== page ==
How the Science of Reading Really Works

Why Capital S Science of Capital R Reading Gets it Wrong

Do you work in the trenches, as so many teachers are told they do? Maybe your child was taught word attack strategies. What side are you on in the reading wars? Wars are the great binaries of our time, as a former US President once proclaimed[1]: “Either you are with us, or you are with the terrorists” leaving absolutely no room for disagreement or discussion. I ask, “What place do war metaphors have in education, in teaching our children, and in our classrooms?”

Consider the recent spate of commentaries advising parents and teachers to pay attention to the “Science of Reading (Capital S and R).” While “Science of Reading” sounds like, well, science, it is not. Rather it is a call to battle, once more unto the breach[2], of the reading wars. Let’s leave war, trenches, and battles out of the classroom, shall we? Before we dive into the “Science,” a quick look at what science (lower case) looks like may help.

How Small s science Works: An example

Human brains are wired for learning, for inquiry, for communication including reading (stay tuned). At the turn of the last century, some scientists confidently told the world that intelligence was a fix from birth. Either you had it, or you didn’t. But nowadays, we know better.

Until recently, scientists thought that the ability to solve problems could not be improved because science said so, time and again, in trial after trial. Then, in 2008, scientists began to find evidence that fluid intelligence, as the problem-solving type of smarts is known, might actually be malleable. Maybe fluid intelligence could be improved, and scientists set an agenda to find out. The results are inconclusive but promising[3]. As important, if fluid memory can be improved, it seems it can be improved through specific dosages of training depending on the problem at hand.

Fluid Memory and the Reading Wars

The research on fluid intelligence is significant for several reasons because it illustrates how science and scientists work as they explore the possibilities of what the human brain can do.

1. Science is the essence of skepticism. It means we do the best work we can with the evidence we have using the tools available, and then we question all of it. All the time.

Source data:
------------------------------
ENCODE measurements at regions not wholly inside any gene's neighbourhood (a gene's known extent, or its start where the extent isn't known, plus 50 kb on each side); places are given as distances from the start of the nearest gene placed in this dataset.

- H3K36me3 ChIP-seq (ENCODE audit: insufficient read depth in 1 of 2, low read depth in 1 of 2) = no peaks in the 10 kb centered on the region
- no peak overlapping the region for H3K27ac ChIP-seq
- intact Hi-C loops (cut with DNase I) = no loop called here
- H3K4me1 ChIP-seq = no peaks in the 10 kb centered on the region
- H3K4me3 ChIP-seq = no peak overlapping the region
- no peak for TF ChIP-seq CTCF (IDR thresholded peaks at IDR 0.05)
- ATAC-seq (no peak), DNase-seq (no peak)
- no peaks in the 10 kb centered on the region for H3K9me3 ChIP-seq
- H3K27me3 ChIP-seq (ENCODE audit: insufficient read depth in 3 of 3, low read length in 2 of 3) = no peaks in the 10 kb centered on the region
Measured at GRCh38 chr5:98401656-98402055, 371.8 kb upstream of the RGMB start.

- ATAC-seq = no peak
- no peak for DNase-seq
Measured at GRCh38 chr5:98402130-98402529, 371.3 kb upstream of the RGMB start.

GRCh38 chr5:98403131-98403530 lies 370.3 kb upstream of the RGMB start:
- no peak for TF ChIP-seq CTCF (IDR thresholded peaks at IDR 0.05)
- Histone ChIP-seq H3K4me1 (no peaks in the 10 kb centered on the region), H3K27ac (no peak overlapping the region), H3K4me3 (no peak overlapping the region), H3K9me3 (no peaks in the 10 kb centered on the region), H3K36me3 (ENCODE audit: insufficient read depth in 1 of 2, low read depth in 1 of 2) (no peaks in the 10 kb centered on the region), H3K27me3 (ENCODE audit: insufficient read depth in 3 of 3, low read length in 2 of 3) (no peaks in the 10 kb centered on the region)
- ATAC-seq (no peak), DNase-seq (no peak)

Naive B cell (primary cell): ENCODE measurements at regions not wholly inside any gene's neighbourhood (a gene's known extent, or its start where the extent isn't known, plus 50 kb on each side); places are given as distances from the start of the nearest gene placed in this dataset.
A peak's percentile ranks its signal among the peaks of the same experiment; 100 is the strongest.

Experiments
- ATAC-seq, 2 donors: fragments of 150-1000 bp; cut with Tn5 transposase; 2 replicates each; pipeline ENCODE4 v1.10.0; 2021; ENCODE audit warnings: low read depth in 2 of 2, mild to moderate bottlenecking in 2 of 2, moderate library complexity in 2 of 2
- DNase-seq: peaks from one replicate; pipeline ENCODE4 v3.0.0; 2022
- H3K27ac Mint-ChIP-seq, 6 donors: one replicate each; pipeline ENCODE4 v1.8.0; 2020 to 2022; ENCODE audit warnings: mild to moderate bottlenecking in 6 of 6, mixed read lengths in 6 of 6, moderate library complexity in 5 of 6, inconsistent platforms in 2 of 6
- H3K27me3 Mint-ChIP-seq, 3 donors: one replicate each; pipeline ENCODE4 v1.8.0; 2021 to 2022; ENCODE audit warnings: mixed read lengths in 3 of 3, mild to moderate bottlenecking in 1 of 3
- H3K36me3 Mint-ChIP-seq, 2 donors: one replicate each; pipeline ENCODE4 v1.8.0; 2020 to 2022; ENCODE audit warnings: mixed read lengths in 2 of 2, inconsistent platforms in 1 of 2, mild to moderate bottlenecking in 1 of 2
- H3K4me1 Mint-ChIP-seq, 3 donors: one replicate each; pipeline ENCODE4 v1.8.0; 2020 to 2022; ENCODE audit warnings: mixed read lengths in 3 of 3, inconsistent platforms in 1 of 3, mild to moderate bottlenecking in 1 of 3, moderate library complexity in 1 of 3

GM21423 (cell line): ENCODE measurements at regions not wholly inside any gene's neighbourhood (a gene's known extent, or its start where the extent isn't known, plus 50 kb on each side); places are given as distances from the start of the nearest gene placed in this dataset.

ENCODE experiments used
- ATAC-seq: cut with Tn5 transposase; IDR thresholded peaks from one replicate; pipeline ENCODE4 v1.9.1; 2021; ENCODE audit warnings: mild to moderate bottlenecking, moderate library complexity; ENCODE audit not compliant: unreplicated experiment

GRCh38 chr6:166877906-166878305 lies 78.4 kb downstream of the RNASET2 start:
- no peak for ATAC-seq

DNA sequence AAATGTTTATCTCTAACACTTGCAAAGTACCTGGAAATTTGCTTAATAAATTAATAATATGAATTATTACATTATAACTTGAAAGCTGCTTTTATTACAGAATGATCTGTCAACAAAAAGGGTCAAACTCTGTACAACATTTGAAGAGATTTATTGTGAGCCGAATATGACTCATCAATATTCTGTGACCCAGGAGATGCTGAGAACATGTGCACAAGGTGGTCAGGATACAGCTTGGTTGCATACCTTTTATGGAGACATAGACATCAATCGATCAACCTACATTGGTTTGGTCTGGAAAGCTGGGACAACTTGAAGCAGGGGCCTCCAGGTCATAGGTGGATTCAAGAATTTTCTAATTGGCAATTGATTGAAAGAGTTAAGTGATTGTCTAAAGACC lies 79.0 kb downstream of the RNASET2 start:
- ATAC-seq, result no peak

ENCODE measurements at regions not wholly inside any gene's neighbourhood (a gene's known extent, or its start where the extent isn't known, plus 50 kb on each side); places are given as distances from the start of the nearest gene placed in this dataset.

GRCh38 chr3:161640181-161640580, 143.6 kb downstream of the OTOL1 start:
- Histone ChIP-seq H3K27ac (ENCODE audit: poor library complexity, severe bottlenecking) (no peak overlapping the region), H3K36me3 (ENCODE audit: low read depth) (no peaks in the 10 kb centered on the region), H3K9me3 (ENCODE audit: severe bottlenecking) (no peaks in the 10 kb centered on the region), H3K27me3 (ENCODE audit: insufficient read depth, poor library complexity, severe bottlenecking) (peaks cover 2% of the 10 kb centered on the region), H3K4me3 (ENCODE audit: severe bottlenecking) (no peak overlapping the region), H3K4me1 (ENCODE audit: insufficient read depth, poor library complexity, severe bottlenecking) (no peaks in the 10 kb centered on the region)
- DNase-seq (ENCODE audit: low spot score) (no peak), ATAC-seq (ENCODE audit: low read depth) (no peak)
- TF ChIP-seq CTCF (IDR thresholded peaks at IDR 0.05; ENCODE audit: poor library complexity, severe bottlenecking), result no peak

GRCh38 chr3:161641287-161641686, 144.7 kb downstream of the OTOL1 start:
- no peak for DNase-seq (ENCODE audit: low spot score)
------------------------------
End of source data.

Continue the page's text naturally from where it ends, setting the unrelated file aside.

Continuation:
2. Science was a thing long before we could stuff humans inside an fMRI and see what was making the old noggin’ work. fMRI has greatly improved what we know and what we can do with what we know, however.

The takeaway is this: The Science of Reading (big S, big R) did not swoop down from the gods of fMRI in the late 90s and show teachers and teacher educators the true path if only they were paying attention. More important, the science that preceded current studies from neuroscience had already mapped what effective early reading instruction looks like.

Another ancillary takeaway is that as long as we think of education as some sort of war, an ‘us who know’ and a ‘them who haven’t a clue,’ we won’t make much progress. Thinking in binaries, using a two-valued orientation,[4] leaves us without any opportunity for discussion, for exploration, and to recognize that we don’t need the Science of Reading (big S, big R), but we do need the science of reading (lower case s, lower case r) to continue building the most effective path forward from where we are now.

The most effective path forward for young readers, starting today, needs no metaphors for war. Especially important, the path does not need a dog-whistle using big S Science to convey the idea that there is a reading war out there, and your child might be a victim, something small s science never meant. Small s science moves forward thoughtfully, carefully, and without propagandizing or overreaching. That path requires educators, teacher educators, neuroscientists, and cognitive psychologists to start talking to each other.

[1] George W. Bush, 2001. https://georgewbush-whitehouse.archives.gov/news/releases/2001/09/20010920-8.html

[2] Henry V, Act III, Scene I

[3] Jaeggi, 2008. https://www.pnas.org/content/105/19/6829

[4] Hayakawa, S. I. & Hayakawa, A. R. (1990). Language in thought and action (5th ed.). San Diego, CA: Harcourt, Inc.

Professor of Literacy at The American University in Cairo & global wanderer www.literacybeat.com

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